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WCR EDITORIAL

August 31,2015

Alberta's new NDP government is under pressure to bend its stated support for a healthier environment in order to allow continued unrelenting development and sale of the people's petroleum resources. This pressure, by all appearances, is the rationale for dialogue between government and the oil industry.

Dialogue is essential if Alberta is to be a place of harmony and prosperity. Yet the goal of dialogue, if Pope Francis is to be taken seriously, should be to move toward new economic approaches which respect human life, the earth and future generations.

In Laudato Si', the pope called for dialogue between politics and economics to protect human life. "Politics must not be subject to the economy nor should the economy be subject to the dictates of an efficiency-driven paradigm of technocracy," he wrote (189).

Pope Francis went on to quote the Church's Compendium of Social Doctrine: "The environment is one of those goods that cannot be adequately safeguarded or promoted by market forces" (190). Dialogue is crucial, but dialogue that leads to compromises or "halfway measures" will not prevent environmental disaster (194). The potential for disaster, the pope says, calls for far-sighted politics (197) and "radical decisions" (175).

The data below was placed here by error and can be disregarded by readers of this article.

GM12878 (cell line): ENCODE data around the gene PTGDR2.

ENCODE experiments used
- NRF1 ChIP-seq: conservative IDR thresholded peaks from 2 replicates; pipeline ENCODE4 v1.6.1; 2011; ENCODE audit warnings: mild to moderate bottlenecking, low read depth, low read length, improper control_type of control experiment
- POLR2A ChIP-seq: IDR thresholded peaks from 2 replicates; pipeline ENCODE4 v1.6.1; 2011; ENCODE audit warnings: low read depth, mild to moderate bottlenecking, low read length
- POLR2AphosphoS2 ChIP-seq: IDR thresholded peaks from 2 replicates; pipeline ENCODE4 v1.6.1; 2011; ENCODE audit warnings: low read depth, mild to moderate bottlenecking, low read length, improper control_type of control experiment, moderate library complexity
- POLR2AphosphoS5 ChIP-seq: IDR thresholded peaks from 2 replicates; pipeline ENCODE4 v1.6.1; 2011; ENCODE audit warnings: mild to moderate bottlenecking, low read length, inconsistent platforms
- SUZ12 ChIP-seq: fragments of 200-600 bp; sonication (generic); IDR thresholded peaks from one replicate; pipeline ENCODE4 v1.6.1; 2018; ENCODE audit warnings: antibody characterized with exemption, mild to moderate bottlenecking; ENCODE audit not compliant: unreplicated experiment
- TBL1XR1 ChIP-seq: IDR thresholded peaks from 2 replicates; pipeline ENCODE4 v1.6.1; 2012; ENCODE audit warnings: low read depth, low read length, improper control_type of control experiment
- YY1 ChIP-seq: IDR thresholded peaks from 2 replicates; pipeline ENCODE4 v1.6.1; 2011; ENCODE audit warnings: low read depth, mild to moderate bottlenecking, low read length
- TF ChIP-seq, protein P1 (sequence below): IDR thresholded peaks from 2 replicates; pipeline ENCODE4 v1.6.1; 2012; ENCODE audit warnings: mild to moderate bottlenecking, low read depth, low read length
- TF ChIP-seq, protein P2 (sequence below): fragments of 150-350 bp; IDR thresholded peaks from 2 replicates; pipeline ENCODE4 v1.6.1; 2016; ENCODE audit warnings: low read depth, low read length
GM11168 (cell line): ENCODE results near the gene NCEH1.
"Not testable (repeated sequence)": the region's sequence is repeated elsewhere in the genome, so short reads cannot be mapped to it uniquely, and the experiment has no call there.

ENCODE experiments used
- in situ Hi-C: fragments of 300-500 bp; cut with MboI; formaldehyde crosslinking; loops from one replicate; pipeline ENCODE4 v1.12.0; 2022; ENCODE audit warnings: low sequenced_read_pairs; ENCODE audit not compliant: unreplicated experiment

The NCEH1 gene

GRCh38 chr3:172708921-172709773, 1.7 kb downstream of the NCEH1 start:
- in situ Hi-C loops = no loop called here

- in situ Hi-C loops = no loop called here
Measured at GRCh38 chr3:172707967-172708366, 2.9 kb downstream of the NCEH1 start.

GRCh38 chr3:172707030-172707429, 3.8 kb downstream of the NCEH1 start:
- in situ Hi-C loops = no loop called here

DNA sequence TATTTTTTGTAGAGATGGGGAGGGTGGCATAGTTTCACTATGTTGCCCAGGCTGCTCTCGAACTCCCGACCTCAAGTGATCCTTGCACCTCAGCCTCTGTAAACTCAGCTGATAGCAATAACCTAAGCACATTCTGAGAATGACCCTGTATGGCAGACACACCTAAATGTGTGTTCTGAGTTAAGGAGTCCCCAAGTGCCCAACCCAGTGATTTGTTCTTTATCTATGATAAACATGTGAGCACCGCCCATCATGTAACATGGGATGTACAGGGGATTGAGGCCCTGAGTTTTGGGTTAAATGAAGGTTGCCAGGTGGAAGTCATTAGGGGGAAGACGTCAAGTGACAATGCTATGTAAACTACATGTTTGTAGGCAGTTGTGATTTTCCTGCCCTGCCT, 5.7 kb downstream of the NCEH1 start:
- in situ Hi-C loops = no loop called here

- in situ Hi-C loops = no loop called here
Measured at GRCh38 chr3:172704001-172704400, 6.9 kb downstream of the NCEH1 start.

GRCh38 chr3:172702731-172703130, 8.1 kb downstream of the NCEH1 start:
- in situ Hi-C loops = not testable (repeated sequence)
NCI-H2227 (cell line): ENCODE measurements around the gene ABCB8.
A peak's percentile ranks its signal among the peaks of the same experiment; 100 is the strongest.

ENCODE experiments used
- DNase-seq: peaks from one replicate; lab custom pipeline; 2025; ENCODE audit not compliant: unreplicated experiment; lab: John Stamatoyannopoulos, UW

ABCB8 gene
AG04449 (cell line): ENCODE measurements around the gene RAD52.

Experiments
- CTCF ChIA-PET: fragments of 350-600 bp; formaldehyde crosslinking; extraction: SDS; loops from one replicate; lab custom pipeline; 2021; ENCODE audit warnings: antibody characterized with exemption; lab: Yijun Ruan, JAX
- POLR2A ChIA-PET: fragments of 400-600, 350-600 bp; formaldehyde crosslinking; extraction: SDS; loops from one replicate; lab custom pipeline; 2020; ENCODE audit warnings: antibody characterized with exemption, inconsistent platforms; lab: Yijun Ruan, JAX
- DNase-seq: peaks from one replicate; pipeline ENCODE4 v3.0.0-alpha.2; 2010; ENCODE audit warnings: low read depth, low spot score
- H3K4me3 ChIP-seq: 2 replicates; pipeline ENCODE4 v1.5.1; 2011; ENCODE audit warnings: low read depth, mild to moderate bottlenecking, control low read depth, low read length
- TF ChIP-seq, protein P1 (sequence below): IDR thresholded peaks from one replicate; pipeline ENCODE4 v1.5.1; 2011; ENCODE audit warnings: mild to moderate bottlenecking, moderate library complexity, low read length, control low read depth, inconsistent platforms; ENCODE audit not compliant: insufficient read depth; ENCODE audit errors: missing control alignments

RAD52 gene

Whether the provincial government has the wherewithal to make radical decisions remains to be seen. The federal Conservative government, however, has shown no interest; it appears to be doing everything in its power - from gagging scientists to ignoring international agreements - to give the impression that no environmental disaster is looming.

The federal NDP is obscuring how it would deal with climate change if the party is elected; the Liberals only say they will meet with provinces, reduce national emissions standards and phase out subsidies for the petroleum industry.

None of this is radical enough. Pope Francis criticizes "the myopia of power politics" in which political parties are more concerned with electoral success than with real solutions that challenge consumerism and the market economy.

Important issues should be debated and solutions proposed during election campaigns. Instead, in this campaign, parties hide from offering any plan that might lose votes.

In the absence of any serious party platform to put a lid on climate change, Pope Francis is the most realistic, open and radical advocate on the issue. The pope was criticized for being too political; yet, the politicians are not being political enough.

Perhaps the parties do not see this as a crucial concern; perhaps they believe halfway measures will do. If so, they should say it. Until then, one must conclude that Pope Francis is the only public figure courageous enough to confront an impending disaster.